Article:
Collecting information on nutrition and agriculture situation in Svay Chrum district of Svay Rieng province

From 18 to 19 March 2014, I carried out a field visit it Svay Chrum district of Svay Rieng province with Ms. Chhoun Soklang food security adviser. The purpose of the visit was to understand the current situation of agricultural and nutritional practices of villagers in Svay Chrum district of Svay Rieng province. Several communes in the district were selected for the study. We met the villagers and local authorities (village chief and commune council) in group to discuss the agricultural and nutritional issues. In addition, we also interviewed staff of Watanak Pheap organization and Mr. Thoeun staff of CFAP about their interventions in the agricultural and nutritional fields as well as challenges that they are facing in relation to farmers’ adoption of innovation introduced by their organizations.

Tarpaulin pond © Yim Soksophors

Tarpaulin pond

Based on the results of the group discussion, a major barrier of the farmers in doing agricultural practice is water shortage in the dry season, especially from February to May. During this period of time, the agricultural activity is very limited and the villagers lacked of food for the family consumption. Not much of the vegetables could be produced while water is not sufficient. The villagers need to buy vegetables, meat, and other food commodities from local markets. In general, the dry season vegetables that are available in the local markets are imported from neighboring countries, especially Vietnam, which high use of agri-chemical.  On the other hand, majority of the people did not understand definition of nutrition, most of the women were not able to give the definition, but few men could give some ideas. Generally, same food is prepared for adults and children.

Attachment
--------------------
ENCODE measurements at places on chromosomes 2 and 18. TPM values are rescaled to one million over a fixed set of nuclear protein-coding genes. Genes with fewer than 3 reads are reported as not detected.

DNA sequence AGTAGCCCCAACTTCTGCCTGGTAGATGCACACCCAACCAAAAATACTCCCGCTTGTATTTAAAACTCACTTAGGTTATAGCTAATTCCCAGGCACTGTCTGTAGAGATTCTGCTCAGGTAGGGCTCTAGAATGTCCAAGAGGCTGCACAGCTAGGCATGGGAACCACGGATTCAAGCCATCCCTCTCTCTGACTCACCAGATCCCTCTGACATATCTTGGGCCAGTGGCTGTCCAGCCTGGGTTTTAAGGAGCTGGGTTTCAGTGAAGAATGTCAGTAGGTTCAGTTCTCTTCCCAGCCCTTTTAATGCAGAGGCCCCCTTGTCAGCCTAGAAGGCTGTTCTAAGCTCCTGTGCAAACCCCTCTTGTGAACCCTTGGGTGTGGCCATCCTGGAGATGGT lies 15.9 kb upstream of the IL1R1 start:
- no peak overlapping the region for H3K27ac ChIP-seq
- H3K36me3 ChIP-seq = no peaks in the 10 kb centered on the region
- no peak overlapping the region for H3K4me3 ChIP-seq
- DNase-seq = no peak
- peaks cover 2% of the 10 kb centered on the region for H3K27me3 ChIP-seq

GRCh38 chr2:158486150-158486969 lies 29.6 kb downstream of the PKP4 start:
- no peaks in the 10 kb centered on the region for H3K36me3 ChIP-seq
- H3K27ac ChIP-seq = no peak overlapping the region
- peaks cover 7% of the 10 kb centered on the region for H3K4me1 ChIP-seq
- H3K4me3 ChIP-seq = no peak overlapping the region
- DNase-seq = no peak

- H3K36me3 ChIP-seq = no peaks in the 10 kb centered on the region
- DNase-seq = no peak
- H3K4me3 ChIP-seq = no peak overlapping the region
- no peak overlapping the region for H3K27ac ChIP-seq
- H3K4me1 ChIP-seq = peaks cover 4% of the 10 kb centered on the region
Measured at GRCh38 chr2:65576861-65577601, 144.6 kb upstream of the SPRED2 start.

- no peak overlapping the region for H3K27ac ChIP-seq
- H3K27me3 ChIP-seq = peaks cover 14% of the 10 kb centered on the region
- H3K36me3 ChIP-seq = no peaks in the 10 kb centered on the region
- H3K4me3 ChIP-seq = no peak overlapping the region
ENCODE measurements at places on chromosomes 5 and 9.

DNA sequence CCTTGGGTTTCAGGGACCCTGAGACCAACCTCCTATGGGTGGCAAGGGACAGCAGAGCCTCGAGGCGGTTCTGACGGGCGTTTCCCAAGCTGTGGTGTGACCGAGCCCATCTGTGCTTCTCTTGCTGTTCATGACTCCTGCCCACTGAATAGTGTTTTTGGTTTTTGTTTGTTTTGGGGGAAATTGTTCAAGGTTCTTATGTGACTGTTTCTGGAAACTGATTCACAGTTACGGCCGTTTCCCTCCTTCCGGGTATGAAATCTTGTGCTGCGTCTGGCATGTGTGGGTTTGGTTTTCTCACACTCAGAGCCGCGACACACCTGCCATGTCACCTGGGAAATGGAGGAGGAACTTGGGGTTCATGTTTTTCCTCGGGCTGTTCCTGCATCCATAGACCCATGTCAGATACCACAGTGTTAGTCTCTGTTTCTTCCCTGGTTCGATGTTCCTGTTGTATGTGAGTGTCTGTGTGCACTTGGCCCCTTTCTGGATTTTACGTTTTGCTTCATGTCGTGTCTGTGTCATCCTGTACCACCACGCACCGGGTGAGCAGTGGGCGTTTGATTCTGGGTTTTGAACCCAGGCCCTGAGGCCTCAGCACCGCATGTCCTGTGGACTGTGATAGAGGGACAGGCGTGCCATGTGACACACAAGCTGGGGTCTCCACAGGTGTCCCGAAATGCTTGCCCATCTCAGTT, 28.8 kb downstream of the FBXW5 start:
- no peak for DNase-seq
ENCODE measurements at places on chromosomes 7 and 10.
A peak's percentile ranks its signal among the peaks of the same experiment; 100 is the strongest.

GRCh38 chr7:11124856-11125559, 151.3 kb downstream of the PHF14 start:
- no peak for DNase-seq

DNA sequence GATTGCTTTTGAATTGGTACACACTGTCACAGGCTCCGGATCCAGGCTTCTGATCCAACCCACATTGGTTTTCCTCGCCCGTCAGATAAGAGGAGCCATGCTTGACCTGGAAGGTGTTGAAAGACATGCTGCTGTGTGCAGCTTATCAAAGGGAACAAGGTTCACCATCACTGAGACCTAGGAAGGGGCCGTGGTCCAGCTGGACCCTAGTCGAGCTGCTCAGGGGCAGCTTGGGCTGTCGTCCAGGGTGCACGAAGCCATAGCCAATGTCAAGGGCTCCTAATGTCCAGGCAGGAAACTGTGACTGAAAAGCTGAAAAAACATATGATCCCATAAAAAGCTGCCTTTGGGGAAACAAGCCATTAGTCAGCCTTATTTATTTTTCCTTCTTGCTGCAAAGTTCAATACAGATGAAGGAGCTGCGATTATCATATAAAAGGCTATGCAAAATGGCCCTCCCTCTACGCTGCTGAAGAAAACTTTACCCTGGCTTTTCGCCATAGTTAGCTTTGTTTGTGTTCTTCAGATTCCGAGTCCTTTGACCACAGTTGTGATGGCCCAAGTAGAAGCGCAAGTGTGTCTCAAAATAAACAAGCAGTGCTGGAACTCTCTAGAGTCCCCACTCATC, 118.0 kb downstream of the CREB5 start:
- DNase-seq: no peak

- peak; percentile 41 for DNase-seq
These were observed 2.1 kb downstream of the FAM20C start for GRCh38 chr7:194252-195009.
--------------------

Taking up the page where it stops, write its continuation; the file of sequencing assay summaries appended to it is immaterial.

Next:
vegetables planted in bags © Yim Soksophors

vegetables planted in bags

To deal with the water shortage problem, few farmers with technical and financial support from SNV prepared tarpaulin pond in order to eliminate water percolation into the soil. This help water to last longer. Based on the farmer’s observation, the water available in the tarpaulin pond is about 2-3 months longer than the normal ponds. However, the amount of water available is very less for planting vegetables (in March, there is about 0.5 meter depth of water remaining in the tarpaulin ponds). The villagers only used that water to survive some natural fishes that they caught in the rainy season. Fishes from the tarpaulin ponds provided some food for the farmer families especially in the dry season. Mr. Thoeun, staff of CFAP raised that the cost of tarpaulin is about 200 USD and it is expensive for the villagers to afford for it at once. The tarpaulin might be usable for three years but the farmers are reluctant to put their investment in buying new tarpaulin / plastic to replace the broken tarpaulin. On the other hand, the level of spontaneous dissemination and adoption of this innovations is low due to the expensive price of the tarpaulin.​ In addition, the villagers have changed some practices for planting vegetables in the dry season, some of them planted vegetables in small containers, bag, etc. By this way, the villagers raised that they used less water and it is easy to manage the soil fertility.

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